How to Track the Success of Your Print Marketing Activity
30th September 2015
If you use digital marketing techniques like Google AdWords or Facebook Ads to promote your product or service, you’ll know that these tools provide you with a wealth of data to easily track your campaign uptake and success.
It’s for this reason that many marketers chose to allocate such a significant proportion of their budget to online marketing channels.
However, choosing to use a range of marketing and advertising methods as part of your marketing mix will ensure that your message reaches a wider audience than focusing your efforts on digital platforms alone.
This may seem like a less appealing medium for you to use because print isn't as quick to set up or change as digital marketing and it also doesn't provide the same level of insight or analytics – or does it?
Effective marketing, regardless of the size of budget available, involves using a layered message approach. As long as that message is consistent and relevant to your audience and the more they hear and see it across as range of channels, the more awareness it will generate and the more successful it is likely to be.
But if print is part of a wider marketing activity that is using multiple channels, how do you separate the traffic and uptake rate generated just from print? Well that’s depends on how you set up the campaign material. If you build data generation into your print material from the outset then it is easy to accurately track the success rate of offline and print marketing campaigns.
Coupons or Discount Codes
So how can print marketing provide you with similar levels of data as digital channels? Using print specific incentives like coupons or discount codes that drive traffic to your website or brick and mortar business is possibly the best measure of how successful your campaign is.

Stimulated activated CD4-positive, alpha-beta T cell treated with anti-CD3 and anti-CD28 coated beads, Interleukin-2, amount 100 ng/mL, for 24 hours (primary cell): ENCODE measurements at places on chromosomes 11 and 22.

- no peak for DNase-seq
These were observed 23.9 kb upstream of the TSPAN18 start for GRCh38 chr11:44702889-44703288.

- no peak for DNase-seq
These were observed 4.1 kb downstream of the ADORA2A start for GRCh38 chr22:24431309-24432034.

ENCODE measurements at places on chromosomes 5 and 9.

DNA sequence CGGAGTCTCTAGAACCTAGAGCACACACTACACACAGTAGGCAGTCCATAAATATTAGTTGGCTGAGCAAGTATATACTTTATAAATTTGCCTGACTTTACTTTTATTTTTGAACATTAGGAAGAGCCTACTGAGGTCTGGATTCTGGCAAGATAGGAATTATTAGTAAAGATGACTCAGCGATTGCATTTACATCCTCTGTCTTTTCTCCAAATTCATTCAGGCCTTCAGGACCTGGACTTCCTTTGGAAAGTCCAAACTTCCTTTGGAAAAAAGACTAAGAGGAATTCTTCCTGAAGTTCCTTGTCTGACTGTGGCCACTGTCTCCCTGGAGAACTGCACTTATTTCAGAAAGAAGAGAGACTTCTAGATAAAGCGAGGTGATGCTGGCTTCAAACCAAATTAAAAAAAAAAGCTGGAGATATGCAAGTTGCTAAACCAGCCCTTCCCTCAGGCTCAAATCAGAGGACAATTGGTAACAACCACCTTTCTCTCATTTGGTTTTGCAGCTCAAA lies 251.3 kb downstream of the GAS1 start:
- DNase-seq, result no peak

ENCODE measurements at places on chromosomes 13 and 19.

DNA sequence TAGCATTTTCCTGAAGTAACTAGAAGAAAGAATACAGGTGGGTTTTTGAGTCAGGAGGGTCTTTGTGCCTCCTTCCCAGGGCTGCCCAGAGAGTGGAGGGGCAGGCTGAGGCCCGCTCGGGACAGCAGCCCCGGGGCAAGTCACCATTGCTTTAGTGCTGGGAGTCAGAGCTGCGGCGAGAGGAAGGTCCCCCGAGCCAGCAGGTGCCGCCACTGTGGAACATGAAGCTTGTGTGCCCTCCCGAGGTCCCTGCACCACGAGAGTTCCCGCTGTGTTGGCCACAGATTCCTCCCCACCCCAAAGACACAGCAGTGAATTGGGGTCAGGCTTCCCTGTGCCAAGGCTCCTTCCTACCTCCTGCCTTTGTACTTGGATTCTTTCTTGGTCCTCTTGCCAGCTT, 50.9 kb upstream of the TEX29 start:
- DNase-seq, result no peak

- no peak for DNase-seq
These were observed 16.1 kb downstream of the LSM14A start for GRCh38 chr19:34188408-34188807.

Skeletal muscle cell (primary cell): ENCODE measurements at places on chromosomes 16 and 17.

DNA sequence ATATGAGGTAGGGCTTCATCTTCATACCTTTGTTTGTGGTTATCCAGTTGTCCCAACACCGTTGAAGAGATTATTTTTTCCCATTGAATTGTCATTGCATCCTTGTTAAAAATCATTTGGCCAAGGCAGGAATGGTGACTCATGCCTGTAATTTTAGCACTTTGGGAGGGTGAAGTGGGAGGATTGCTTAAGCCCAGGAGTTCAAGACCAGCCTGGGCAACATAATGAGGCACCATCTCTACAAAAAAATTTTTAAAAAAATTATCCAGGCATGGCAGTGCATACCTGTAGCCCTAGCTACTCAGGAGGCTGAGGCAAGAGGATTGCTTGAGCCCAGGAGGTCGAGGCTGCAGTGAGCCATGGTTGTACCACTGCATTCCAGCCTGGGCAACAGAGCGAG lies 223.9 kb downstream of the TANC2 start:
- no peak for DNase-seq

After all if the incentive to use the code doesn't appeal to your audience, or there are too many restrictions and limitations placed on retrieving the offer then regardless of the platform used, your campaign is going to fail.
Incorporating QR Codes (quick response codes) into your print campaigns can also provide you with valuable campaign data. As these codes are free and quick to generate they can easily be used on print materials.
The user must perceive that there is a significant payoff for them to access the code for it to be successful. So it is essential to make the purpose and benefit of using the QR code clear and prominent if this is going to be your primary tracker of success.
Adding a unique code that users have to enter online or tell you at the time of ordering or booking also gives you a way to track uptake. These types of codes are great to generate quiet granular information because the code can be tagged to a specific location or region.
For example, if you’re using leaflets or brochures, you can use the same design and content for the entire campaign and change only the response code to monitor the uptake rate in each region or location.
Other tracking methods such as using unique or specific landing pages, text lines or phone numbers are also really effective to use, but these require more expertise and cost to setup than the suggestions listed.
So as you can see, once you build the data generation into your print activity you can accurately track the success and uptake rate of your print marketing activity. Trying to backtrack and determine what proportion of traffic came from your print activity will be much more difficult to do.